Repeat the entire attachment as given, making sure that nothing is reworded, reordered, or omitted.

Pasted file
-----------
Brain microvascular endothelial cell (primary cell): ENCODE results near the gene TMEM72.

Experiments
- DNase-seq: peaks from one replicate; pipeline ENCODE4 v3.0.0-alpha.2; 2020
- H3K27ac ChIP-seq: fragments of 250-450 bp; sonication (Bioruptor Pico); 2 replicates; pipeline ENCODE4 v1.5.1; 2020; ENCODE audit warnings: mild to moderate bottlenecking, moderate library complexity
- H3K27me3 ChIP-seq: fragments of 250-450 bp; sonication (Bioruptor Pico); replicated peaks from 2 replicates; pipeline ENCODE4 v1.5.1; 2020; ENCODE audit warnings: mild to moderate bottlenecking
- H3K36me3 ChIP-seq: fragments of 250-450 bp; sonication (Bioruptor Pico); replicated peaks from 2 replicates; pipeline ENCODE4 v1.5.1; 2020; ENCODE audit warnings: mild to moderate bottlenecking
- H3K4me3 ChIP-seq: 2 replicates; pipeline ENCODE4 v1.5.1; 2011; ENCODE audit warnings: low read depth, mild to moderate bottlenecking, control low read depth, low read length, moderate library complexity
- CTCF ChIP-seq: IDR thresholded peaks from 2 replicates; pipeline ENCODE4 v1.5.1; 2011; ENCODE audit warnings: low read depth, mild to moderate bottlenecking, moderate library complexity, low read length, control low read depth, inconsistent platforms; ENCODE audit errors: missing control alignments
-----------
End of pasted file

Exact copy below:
Brain microvascular endothelial cell (primary cell): ENCODE results near the gene TMEM72.

Experiments
- DNase-seq: peaks from one replicate; pipeline ENCODE4 v3.0.0-alpha.2; 2020
- H3K27ac ChIP-seq: fragments of 250-450 bp; sonication (Bioruptor Pico); 2 replicates; pipeline ENCODE4 v1.5.1; 2020; ENCODE audit warnings: mild to moderate bottlenecking, moderate library complexity
- H3K27me3 ChIP-seq: fragments of 250-450 bp; sonication (Bioruptor Pico); replicated peaks from 2 replicates; pipeline ENCODE4 v1.5.1; 2020; ENCODE audit warnings: mild to moderate bottlenecking
- H3K36me3 ChIP-seq: fragments of 250-450 bp; sonication (Bioruptor Pico); replicated peaks from 2 replicates; pipeline ENCODE4 v1.5.1; 2020; ENCODE audit warnings: mild to moderate bottlenecking
- H3K4me3 ChIP-seq: 2 replicates; pipeline ENCODE4 v1.5.1; 2011; ENCODE audit warnings: low read depth, mild to moderate bottlenecking, control low read depth, low read length, moderate library complexity
- CTCF ChIP-seq: IDR thresholded peaks from 2 replicates; pipeline ENCODE4 v1.5.1; 2011; ENCODE audit warnings: low read depth, mild to moderate bottlenecking, moderate library complexity, low read length, control low read depth, inconsistent platforms; ENCODE audit errors: missing control alignments